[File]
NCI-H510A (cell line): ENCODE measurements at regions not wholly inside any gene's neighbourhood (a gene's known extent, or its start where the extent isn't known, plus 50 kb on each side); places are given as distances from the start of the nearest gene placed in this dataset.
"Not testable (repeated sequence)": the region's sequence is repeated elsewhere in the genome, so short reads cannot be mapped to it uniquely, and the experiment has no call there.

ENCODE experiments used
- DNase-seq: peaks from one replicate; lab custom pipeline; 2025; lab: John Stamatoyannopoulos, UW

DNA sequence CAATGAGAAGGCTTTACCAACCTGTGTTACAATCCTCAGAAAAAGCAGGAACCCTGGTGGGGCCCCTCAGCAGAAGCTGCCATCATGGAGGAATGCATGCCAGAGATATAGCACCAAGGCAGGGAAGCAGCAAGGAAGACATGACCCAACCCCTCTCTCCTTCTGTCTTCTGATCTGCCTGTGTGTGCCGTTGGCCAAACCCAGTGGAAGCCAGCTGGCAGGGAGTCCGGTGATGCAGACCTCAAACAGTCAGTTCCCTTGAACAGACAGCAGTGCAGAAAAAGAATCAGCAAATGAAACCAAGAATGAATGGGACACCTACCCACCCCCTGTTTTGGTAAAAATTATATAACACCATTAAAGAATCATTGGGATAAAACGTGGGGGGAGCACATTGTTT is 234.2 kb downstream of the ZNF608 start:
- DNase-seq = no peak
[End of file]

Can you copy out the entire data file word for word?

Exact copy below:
NCI-H510A (cell line): ENCODE measurements at regions not wholly inside any gene's neighbourhood (a gene's known extent, or its start where the extent isn't known, plus 50 kb on each side); places are given as distances from the start of the nearest gene placed in this dataset.
"Not testable (repeated sequence)": the region's sequence is repeated elsewhere in the genome, so short reads cannot be mapped to it uniquely, and the experiment has no call there.

ENCODE experiments used
- DNase-seq: peaks from one replicate; lab custom pipeline; 2025; lab: John Stamatoyannopoulos, UW

DNA sequence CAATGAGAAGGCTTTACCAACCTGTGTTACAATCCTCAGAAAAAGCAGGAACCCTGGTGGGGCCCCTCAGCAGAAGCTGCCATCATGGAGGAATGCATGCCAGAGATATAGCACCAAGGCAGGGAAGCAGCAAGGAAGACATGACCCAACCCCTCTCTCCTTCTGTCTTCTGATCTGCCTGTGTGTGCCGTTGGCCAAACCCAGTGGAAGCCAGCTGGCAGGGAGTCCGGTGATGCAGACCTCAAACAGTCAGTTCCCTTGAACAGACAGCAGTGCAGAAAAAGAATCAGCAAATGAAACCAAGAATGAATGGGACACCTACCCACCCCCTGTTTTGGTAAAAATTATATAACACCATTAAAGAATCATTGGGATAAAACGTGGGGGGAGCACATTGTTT is 234.2 kb downstream of the ZNF608 start:
- DNase-seq = no peak